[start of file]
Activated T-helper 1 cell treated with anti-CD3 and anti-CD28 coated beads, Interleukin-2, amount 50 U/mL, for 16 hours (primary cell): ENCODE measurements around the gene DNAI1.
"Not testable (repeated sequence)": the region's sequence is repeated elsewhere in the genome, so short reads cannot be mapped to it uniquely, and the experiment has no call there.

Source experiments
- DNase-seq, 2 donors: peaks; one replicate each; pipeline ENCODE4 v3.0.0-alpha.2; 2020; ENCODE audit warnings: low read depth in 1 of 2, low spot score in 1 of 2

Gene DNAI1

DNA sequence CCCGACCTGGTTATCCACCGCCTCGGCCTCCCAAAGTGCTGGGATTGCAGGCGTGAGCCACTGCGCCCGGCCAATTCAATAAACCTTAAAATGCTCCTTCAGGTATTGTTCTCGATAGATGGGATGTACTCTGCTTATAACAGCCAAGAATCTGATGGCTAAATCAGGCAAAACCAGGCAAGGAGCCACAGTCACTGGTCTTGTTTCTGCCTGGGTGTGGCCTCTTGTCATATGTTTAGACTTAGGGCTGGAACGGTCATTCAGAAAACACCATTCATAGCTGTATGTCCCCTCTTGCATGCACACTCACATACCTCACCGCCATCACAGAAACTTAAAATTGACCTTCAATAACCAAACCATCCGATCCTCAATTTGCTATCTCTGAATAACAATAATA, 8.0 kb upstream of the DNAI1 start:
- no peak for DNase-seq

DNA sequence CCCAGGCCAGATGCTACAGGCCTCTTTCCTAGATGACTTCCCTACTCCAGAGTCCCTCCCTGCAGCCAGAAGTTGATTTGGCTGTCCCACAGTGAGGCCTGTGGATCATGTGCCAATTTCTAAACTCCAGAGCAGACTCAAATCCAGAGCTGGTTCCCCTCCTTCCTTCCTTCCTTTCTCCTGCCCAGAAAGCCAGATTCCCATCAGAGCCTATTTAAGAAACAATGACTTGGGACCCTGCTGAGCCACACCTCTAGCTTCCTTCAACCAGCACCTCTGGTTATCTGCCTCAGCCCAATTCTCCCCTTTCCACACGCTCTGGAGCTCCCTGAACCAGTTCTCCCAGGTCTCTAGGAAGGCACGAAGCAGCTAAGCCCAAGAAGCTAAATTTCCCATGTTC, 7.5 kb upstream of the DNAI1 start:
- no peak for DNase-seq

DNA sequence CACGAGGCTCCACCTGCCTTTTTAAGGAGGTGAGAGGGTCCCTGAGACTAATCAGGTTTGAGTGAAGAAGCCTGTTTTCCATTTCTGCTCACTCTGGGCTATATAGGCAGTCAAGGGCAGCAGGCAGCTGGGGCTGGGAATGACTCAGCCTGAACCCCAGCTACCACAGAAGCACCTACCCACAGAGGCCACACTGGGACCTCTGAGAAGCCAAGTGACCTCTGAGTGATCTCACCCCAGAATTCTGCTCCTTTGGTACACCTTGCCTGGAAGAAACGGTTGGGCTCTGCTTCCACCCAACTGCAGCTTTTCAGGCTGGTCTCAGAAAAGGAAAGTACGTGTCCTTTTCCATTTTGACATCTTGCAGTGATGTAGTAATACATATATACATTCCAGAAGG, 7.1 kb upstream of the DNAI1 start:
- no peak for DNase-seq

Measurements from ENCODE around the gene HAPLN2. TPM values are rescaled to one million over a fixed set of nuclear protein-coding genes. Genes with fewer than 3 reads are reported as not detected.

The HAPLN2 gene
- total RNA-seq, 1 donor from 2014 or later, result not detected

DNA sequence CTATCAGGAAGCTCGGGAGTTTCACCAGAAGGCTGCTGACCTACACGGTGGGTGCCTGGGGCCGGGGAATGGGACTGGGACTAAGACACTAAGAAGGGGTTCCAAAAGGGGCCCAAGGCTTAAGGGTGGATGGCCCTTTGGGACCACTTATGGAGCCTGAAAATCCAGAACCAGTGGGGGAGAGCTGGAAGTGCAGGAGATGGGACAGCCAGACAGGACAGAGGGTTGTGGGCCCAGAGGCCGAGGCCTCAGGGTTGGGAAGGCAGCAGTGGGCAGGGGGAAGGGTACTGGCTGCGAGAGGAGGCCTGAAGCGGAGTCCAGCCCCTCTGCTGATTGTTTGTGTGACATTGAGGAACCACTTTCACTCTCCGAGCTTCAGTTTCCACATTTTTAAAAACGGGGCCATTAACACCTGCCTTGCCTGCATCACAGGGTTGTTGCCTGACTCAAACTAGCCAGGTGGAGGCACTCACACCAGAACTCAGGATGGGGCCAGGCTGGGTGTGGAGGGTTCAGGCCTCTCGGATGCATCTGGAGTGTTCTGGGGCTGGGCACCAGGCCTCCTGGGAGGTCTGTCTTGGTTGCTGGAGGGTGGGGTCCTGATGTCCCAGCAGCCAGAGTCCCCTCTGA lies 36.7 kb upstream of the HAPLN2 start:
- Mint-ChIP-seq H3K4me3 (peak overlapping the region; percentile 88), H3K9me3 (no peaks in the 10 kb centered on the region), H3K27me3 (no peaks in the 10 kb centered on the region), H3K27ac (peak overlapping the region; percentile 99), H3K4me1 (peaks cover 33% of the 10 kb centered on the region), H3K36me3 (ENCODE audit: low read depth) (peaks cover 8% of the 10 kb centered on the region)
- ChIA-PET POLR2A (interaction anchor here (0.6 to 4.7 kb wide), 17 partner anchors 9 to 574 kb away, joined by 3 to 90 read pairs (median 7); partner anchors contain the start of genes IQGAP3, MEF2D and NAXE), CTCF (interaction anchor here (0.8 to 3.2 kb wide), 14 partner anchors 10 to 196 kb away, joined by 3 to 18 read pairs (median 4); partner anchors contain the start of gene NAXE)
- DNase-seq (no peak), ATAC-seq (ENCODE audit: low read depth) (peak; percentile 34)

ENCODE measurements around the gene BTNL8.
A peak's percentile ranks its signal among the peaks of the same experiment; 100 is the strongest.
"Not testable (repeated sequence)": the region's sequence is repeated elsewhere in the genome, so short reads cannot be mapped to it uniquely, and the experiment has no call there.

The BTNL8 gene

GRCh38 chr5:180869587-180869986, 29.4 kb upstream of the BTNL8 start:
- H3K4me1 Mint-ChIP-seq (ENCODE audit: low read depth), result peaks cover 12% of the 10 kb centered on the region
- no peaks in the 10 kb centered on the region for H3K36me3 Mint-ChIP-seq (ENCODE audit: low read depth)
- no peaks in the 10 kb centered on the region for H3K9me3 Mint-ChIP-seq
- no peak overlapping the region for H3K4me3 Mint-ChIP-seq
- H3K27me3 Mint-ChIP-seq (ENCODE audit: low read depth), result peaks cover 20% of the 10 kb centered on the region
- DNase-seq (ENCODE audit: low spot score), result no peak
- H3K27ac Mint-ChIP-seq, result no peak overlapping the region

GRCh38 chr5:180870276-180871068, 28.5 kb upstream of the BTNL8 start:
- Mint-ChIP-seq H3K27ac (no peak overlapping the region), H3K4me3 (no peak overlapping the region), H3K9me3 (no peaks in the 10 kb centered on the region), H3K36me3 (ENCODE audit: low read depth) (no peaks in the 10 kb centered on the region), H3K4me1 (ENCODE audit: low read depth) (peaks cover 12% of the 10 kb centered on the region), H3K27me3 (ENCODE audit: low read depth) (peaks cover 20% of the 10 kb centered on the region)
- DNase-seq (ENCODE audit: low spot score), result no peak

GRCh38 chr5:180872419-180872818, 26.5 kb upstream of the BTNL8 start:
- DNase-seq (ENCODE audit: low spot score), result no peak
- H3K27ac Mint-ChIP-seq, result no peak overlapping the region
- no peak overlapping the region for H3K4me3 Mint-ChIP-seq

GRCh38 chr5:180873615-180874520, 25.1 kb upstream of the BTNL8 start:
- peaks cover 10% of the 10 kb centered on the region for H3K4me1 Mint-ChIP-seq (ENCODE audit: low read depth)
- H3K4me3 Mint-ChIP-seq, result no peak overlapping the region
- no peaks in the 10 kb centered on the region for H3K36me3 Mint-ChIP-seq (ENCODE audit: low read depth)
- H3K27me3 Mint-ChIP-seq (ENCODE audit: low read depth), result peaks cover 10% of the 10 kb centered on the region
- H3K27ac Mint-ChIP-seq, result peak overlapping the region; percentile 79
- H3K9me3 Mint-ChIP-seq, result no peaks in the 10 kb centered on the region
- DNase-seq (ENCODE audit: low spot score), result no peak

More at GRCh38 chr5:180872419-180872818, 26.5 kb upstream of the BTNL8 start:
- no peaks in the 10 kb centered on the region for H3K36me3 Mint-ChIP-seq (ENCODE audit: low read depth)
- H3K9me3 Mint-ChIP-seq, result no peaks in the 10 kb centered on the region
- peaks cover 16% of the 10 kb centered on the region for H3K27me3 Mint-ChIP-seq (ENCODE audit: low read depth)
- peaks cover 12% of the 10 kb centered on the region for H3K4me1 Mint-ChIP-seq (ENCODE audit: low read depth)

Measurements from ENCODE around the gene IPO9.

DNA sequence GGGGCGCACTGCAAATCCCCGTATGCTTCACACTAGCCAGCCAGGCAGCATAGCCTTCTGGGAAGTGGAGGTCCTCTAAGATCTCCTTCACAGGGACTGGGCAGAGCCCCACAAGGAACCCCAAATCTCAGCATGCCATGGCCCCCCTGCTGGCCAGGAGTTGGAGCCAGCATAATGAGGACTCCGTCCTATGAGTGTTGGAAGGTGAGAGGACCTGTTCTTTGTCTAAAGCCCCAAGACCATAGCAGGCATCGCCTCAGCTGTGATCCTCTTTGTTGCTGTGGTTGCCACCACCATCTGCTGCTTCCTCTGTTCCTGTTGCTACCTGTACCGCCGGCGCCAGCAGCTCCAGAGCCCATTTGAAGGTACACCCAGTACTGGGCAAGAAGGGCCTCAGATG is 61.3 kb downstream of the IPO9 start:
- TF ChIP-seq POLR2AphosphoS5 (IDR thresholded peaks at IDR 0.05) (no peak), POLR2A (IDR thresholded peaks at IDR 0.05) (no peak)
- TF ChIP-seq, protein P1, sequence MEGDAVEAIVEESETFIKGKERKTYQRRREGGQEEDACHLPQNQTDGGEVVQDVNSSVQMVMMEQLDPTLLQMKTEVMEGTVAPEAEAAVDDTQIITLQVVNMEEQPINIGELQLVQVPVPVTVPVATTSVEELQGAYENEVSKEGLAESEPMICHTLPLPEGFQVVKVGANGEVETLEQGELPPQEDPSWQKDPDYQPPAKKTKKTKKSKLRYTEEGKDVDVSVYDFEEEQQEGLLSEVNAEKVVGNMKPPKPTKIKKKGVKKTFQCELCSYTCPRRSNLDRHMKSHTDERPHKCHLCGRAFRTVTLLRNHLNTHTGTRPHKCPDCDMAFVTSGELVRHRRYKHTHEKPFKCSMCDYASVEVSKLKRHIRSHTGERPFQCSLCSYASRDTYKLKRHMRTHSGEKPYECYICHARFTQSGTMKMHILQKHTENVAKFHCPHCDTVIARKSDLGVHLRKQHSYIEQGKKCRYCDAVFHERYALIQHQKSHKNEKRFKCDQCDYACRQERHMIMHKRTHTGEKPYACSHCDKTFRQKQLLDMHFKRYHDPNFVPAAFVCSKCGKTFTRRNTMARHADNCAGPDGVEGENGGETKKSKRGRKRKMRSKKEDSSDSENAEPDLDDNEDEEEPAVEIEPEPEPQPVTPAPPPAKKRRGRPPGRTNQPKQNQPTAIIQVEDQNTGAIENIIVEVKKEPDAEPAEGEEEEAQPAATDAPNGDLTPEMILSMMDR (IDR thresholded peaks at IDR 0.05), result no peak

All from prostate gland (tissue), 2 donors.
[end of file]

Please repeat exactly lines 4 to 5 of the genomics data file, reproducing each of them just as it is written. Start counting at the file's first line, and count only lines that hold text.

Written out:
- DNase-seq, 2 donors: peaks; one replicate each; pipeline ENCODE4 v3.0.0-alpha.2; 2020; ENCODE audit warnings: low read depth in 1 of 2, low spot score in 1 of 2

Gene DNAI1